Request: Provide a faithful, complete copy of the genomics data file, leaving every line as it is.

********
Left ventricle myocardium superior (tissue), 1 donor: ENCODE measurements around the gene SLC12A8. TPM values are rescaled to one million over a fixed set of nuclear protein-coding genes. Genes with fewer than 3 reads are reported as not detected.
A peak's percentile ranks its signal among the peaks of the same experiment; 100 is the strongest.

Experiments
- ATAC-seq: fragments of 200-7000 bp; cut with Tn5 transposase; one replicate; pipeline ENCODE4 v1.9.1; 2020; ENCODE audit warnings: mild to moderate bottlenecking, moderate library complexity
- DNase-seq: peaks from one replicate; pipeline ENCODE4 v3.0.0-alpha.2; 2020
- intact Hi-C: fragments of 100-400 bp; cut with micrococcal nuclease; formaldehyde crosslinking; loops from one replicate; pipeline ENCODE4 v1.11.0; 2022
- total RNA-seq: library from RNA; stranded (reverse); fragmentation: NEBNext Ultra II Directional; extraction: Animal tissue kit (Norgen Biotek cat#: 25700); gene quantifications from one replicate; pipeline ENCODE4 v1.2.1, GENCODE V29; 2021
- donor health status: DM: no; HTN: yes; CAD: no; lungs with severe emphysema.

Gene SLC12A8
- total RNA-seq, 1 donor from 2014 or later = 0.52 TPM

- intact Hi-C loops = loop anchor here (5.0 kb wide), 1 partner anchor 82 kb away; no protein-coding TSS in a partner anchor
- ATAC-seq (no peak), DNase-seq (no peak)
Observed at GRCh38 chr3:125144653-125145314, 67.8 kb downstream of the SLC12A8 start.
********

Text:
Left ventricle myocardium superior (tissue), 1 donor: ENCODE measurements around the gene SLC12A8. TPM values are rescaled to one million over a fixed set of nuclear protein-coding genes. Genes with fewer than 3 reads are reported as not detected.
A peak's percentile ranks its signal among the peaks of the same experiment; 100 is the strongest.

Experiments
- ATAC-seq: fragments of 200-7000 bp; cut with Tn5 transposase; one replicate; pipeline ENCODE4 v1.9.1; 2020; ENCODE audit warnings: mild to moderate bottlenecking, moderate library complexity
- DNase-seq: peaks from one replicate; pipeline ENCODE4 v3.0.0-alpha.2; 2020
- intact Hi-C: fragments of 100-400 bp; cut with micrococcal nuclease; formaldehyde crosslinking; loops from one replicate; pipeline ENCODE4 v1.11.0; 2022
- total RNA-seq: library from RNA; stranded (reverse); fragmentation: NEBNext Ultra II Directional; extraction: Animal tissue kit (Norgen Biotek cat#: 25700); gene quantifications from one replicate; pipeline ENCODE4 v1.2.1, GENCODE V29; 2021
- donor health status: DM: no; HTN: yes; CAD: no; lungs with severe emphysema.

Gene SLC12A8
- total RNA-seq, 1 donor from 2014 or later = 0.52 TPM

- intact Hi-C loops = loop anchor here (5.0 kb wide), 1 partner anchor 82 kb away; no protein-coding TSS in a partner anchor
- ATAC-seq (no peak), DNase-seq (no peak)
Observed at GRCh38 chr3:125144653-125145314, 67.8 kb downstream of the SLC12A8 start.